- They cannot afford to raise a baby. Adoption is another option for women who are struggling financially; in fact, adoption is completely free to expectant mothers, and oftentimes, prospective birth mothers can get help paying for certain living expenses during pregnancy, including rent, groceries, maternity clothes and more.
As with abortion, every woman’s situation is different, and there are many other reasons why an expectant mother might choose adoption over abortion or parenting: adoption allows birth mothers to watch their babies grow up, gives them an opportunity to fulfill another family’s dream of becoming parents, and is always an option for every woman facing an unplanned pregnancy — even if it is too late to have an abortion.
Ultimately, adoption is not a “better” or “worse” choice than abortion. Whatever a woman’s reasons for choosing abortion over adoption (or vice versa), she is the only person who can make a fully informed decision about her options.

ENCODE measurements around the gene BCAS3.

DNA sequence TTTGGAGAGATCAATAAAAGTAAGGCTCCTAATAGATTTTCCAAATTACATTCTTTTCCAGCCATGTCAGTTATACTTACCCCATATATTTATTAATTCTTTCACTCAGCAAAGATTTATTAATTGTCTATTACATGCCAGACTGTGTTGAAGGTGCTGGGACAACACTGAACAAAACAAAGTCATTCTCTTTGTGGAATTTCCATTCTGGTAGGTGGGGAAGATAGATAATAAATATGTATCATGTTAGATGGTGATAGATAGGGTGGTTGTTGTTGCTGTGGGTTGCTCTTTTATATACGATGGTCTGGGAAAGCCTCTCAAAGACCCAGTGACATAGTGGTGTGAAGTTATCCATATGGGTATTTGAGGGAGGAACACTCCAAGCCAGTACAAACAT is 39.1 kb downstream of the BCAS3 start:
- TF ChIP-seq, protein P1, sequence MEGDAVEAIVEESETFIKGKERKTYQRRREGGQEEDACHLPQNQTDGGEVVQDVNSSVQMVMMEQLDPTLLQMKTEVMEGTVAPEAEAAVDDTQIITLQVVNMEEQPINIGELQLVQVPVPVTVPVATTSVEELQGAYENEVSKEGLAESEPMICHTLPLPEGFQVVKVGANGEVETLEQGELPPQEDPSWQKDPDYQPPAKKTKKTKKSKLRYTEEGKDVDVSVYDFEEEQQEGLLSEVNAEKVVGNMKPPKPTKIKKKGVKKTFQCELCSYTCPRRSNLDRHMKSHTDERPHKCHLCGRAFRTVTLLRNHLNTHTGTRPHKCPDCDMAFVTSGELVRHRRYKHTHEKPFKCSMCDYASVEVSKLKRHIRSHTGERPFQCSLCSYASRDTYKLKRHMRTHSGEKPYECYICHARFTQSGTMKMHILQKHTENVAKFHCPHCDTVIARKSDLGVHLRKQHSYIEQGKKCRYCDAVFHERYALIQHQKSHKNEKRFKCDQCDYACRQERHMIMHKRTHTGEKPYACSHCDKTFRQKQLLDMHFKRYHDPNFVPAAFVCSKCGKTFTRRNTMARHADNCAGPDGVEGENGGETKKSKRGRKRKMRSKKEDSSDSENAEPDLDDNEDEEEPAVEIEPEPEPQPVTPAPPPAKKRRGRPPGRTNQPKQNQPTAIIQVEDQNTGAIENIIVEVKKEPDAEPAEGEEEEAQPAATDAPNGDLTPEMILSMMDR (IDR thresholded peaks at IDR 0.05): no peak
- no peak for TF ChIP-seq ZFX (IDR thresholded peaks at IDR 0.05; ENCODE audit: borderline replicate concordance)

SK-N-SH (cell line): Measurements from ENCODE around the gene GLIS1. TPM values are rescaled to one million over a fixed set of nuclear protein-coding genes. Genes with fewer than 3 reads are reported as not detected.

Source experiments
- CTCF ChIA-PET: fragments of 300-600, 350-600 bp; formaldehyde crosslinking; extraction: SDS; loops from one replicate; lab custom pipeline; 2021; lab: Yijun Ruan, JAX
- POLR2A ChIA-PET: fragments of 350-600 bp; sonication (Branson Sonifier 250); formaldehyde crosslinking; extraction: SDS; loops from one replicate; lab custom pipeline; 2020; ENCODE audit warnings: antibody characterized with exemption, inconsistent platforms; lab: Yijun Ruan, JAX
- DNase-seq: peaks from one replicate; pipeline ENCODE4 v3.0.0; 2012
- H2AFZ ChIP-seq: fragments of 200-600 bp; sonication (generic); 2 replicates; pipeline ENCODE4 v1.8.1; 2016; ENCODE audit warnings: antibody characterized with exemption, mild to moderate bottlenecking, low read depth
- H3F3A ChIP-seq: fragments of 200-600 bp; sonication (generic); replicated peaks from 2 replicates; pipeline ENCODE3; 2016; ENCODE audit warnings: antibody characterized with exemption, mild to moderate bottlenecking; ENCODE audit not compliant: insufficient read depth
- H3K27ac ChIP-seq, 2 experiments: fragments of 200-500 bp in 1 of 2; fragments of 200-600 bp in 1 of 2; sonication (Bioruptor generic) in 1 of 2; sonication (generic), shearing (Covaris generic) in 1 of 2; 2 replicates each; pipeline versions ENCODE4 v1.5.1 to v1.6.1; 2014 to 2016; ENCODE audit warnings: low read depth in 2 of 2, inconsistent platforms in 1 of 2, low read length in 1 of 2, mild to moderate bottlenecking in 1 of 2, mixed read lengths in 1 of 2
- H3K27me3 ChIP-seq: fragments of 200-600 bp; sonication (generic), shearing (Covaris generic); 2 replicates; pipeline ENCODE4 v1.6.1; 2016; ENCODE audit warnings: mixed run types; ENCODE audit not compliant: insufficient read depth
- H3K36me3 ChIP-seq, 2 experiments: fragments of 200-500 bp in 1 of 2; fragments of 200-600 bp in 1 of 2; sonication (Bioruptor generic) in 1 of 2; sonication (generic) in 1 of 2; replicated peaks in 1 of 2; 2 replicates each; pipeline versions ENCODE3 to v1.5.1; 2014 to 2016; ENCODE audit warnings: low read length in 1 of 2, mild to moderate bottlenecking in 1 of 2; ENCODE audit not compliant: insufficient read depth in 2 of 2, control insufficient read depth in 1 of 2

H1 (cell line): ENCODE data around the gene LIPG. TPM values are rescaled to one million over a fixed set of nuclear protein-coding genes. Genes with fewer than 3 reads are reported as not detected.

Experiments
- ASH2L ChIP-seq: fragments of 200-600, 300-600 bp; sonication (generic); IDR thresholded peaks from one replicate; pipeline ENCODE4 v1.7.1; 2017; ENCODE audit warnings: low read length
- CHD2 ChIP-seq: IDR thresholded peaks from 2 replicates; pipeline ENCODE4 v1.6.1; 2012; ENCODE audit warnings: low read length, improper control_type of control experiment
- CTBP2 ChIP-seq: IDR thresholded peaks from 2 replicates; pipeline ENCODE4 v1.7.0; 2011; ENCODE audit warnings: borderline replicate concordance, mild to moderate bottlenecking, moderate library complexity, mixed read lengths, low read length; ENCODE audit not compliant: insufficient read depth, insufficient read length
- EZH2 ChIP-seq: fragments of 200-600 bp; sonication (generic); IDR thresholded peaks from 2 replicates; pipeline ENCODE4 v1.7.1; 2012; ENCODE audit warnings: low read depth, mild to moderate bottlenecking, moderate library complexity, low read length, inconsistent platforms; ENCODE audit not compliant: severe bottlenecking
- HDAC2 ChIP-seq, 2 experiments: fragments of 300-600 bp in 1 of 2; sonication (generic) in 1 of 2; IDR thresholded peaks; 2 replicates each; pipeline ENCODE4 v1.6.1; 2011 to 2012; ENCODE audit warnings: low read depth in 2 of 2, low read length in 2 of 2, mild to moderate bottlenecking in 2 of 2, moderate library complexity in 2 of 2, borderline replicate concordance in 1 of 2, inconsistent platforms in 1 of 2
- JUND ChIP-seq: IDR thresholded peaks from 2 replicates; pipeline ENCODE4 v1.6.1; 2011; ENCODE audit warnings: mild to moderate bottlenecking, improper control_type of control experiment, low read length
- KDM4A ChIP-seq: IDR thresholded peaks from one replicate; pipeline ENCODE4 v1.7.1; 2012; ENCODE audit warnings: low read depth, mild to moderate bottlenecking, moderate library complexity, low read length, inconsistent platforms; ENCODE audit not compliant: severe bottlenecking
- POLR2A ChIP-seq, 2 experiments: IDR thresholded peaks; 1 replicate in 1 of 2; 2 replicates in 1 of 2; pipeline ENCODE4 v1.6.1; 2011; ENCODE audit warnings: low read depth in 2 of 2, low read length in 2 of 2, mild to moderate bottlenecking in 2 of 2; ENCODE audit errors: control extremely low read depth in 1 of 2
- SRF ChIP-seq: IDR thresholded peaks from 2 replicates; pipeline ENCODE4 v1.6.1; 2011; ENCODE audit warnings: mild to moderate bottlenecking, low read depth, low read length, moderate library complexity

Should I Have an Abortion?
There is only one way to answer this question. An article you read online can’t answer it for you — and neither can your parents, friends, other family members or even your baby’s father. Whatever your reasons are for considering abortion, know that they are valid, and that this is ultimately a choice only you can make.
However, that doesn’t mean that you are alone. Remember, millions of women have asked this same question, and there is help available to you. If you are struggling to make a decision about your unplanned pregnancy options, consider reaching out to a professional options counselor for unbiased information and support.